The first is when a horse was trotting around the newsroom after a co-worker convinced a police officer to allow him to take his horse up the freight elevator in the Times building.

The second memory involves a colleague going on a drinking binge for a few days and finally returning to work with a burlesque dancer who proceeded to do a performance on the copy desk inside the newsroom.

The final memory is perhaps the one that stuck the most: the night he found out the Times was purchased by the Detroit News. It was in November 1960.

“I had gone into the paper on a Sunday night because at that time I was working the Sunday night police beat shift at the Detroit Police headquarters on Beaubien. Around 1 o’clock, a reporter from the News and I went to Chinatown for an early morning dinner and when we came back I picked up my desk phone — which was automatic to the newsroom — around 2:30, and it was dead,” Kehetian says. He remembers thinking “Gee, that’s strange,” and then asking the News reporter he was with if he could use his phone.

“He said ‘yeah’ and picked up the phone to the News and said, ‘Hey, Kehetian wants to use the phone. Is it okay?’ And the other guy said, ‘Yeah, but why?’ And the reporter said ‘Because he can’t get through.’ And the guy on the other end of the line said, ‘Yeah, because we bought it. It’s done. It’s closed.’ And that’s how I found out,” recalls Kehetian, now 86 and living with his wife, Rose, in Allen Park.

Kehetian remembers the Times staff all received telegrams informing them they had been terminated. He says it took years for him and others to cope with the way they were treated when the paper closed. “They shut it down in the morning when no one would know. They made you feel like you were gonna sneak in and destroy property. They treated us like crap, you know? There was a lot of resentment,” he says.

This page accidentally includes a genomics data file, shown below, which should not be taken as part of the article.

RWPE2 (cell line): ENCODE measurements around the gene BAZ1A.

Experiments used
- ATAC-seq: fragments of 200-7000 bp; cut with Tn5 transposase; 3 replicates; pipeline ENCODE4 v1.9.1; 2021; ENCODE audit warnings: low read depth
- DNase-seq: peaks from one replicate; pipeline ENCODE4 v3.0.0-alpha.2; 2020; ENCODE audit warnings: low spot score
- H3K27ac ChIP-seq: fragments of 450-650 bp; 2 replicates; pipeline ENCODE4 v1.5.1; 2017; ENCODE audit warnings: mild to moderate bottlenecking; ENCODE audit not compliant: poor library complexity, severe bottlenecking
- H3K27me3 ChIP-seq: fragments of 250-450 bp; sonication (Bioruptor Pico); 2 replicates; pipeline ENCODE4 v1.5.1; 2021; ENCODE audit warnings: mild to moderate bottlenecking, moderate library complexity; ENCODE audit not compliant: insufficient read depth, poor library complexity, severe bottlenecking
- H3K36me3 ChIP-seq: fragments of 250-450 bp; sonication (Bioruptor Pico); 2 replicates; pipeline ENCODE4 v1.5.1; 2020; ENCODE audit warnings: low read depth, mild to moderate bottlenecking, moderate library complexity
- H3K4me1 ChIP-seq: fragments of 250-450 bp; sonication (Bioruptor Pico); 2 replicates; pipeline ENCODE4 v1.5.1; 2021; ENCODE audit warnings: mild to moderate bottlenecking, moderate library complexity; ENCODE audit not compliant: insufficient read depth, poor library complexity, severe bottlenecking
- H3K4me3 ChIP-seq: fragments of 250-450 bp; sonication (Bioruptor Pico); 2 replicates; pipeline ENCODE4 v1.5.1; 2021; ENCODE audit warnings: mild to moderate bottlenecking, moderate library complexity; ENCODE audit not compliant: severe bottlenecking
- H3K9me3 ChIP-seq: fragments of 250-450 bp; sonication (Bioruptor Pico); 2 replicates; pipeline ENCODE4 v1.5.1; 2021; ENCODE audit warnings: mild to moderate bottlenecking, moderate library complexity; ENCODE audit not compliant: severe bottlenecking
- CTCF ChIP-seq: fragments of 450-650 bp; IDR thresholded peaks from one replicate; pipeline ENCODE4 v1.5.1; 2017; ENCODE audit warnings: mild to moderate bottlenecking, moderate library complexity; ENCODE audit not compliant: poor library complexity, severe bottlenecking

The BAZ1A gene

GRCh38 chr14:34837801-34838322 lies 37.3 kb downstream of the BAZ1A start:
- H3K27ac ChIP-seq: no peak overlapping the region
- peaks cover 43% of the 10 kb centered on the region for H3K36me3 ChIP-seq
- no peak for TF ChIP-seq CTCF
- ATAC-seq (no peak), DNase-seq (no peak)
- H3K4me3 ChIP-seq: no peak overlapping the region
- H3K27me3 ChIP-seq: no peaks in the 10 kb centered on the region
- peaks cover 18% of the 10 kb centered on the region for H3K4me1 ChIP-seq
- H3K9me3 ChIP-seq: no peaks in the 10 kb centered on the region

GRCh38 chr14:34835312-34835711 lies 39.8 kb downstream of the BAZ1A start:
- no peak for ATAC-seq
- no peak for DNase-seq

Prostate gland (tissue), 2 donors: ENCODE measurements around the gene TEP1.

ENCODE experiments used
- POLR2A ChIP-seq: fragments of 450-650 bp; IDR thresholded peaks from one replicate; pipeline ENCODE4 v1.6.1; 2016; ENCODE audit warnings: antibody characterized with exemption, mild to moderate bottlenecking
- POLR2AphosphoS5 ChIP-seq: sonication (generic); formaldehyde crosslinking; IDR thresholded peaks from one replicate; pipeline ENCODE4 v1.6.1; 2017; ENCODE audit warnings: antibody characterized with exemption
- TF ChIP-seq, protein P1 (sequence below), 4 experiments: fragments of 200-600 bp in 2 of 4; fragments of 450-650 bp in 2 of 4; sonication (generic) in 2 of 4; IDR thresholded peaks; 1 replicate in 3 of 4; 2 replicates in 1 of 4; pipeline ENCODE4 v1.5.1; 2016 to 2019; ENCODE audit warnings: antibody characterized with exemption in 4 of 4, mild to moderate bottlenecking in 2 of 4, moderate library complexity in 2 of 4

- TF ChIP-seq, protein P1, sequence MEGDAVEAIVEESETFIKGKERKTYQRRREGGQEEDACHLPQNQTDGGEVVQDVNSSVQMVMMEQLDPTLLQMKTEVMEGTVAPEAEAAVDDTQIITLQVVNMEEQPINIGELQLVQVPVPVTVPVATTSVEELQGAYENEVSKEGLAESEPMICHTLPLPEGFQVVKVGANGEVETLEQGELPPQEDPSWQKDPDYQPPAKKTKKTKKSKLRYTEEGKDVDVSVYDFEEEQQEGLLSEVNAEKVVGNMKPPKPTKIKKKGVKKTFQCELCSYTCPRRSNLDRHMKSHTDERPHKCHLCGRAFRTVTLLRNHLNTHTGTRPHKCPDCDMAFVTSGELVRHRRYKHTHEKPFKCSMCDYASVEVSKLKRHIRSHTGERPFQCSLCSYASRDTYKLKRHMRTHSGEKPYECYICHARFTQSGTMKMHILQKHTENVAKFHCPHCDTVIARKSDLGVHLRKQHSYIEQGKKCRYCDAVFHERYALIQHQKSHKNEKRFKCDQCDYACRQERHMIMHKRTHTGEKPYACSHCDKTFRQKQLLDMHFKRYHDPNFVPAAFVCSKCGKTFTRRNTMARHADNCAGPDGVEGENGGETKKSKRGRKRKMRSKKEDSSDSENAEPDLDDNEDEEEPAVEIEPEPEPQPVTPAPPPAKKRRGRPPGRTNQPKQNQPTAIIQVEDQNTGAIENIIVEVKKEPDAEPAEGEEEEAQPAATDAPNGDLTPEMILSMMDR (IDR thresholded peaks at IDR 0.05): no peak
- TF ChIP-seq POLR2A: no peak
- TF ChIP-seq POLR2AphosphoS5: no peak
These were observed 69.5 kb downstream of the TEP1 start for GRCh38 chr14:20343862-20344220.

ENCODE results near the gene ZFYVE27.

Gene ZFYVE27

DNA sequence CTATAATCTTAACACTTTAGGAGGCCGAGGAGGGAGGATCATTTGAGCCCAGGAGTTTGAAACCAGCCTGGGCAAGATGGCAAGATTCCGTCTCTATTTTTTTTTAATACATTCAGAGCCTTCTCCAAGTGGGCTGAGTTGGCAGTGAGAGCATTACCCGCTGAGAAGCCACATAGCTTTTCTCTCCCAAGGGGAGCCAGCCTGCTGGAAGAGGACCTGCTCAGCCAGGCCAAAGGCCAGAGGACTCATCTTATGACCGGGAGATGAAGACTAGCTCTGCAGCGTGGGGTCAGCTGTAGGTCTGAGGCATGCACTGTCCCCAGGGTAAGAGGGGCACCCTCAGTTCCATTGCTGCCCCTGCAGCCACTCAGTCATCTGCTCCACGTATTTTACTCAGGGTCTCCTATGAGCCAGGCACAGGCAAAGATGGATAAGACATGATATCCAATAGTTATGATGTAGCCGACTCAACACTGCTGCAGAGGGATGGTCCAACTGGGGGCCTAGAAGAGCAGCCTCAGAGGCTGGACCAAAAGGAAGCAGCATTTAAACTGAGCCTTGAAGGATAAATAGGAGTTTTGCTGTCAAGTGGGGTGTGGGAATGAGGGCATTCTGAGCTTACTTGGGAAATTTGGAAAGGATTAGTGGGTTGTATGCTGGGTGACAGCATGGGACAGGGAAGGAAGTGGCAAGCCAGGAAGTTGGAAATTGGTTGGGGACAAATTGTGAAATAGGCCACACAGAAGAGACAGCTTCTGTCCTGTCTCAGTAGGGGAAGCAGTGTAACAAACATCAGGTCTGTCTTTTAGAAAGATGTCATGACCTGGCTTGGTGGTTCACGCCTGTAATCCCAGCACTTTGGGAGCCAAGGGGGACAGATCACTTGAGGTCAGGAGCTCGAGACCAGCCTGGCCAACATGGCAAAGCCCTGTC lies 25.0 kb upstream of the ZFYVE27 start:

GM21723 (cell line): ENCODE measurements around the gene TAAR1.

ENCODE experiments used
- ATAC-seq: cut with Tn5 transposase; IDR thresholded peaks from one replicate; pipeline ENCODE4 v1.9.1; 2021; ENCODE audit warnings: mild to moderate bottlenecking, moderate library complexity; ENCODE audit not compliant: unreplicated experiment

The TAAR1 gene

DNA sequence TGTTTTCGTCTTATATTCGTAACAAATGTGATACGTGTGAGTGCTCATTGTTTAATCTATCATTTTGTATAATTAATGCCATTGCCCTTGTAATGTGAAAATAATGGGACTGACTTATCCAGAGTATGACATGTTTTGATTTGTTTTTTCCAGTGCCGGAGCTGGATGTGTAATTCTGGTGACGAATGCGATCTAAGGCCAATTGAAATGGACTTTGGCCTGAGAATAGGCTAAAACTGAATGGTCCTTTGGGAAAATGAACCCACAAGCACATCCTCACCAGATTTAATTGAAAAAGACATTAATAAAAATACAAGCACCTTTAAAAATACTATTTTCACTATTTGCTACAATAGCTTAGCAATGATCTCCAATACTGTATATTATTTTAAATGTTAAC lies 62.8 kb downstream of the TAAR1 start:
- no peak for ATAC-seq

Despite their stiff competition with fellow evening paper, The Detroit News, the Times journalists managed to give their rivals a run for their money. But, as journalism changed, so did other factors that eventually led to the paper’s demise. For instance, the Times sold a lot of copies in downtown Detroit, which made sense, because the Times was a Detroit-centric paper. However, according to historian and creator of, Dan Austin, “By 1960 when the paper closed, Detroit had started bleeding population. So seeing this, the Free Press and the News had already started making inroads into the upstart suburbs but, the Detroit Times basically began and died there at the city limits.”

This decline in population was coupled with more home televisions, car radios and an increasing number of newspapers focusing less on downtown areas exclusively. Once the Times was bought out, its staff scattered, with some of the lucky ones landing jobs at the Free Press, the News and papers in other big cities.

Kehetian went on to work for a paper in Columbus, Ohio, and then later became the editor of the Macomb Daily in metro Detroit. But now, nearly 60 years later, Kehetian says he still has dreams about the Detroit Times.

“It was like a family, and to this very day I still have dreams of working at the Detroit Times, even after all this time, because what I do is think about the old times and the reporters that I worked with and I realize they’re all gone,” he says.


Anna Sysling

The Detroit News used the printing presses inside the Detroit Times building for a few years, but once those became obsolete, the building closed in 1975. A few years later in 1978 it was demolished by those who thought the parcel would make a better parking lot than a home for an abandoned structure. Times Square Park across the street also became a parking lot, and eventually became the site for the Rosa Parks Transit Center which opened in 2009.



Chris Raab lives in Rochester, Michigan. He was inspired to ask his question after having childhood memories of the Detroit Times paper around his house, and talking with his mother about the paper’s popularity during his childhood.








WDET’s CuriosiD is sponsored by the Michigan Science Center.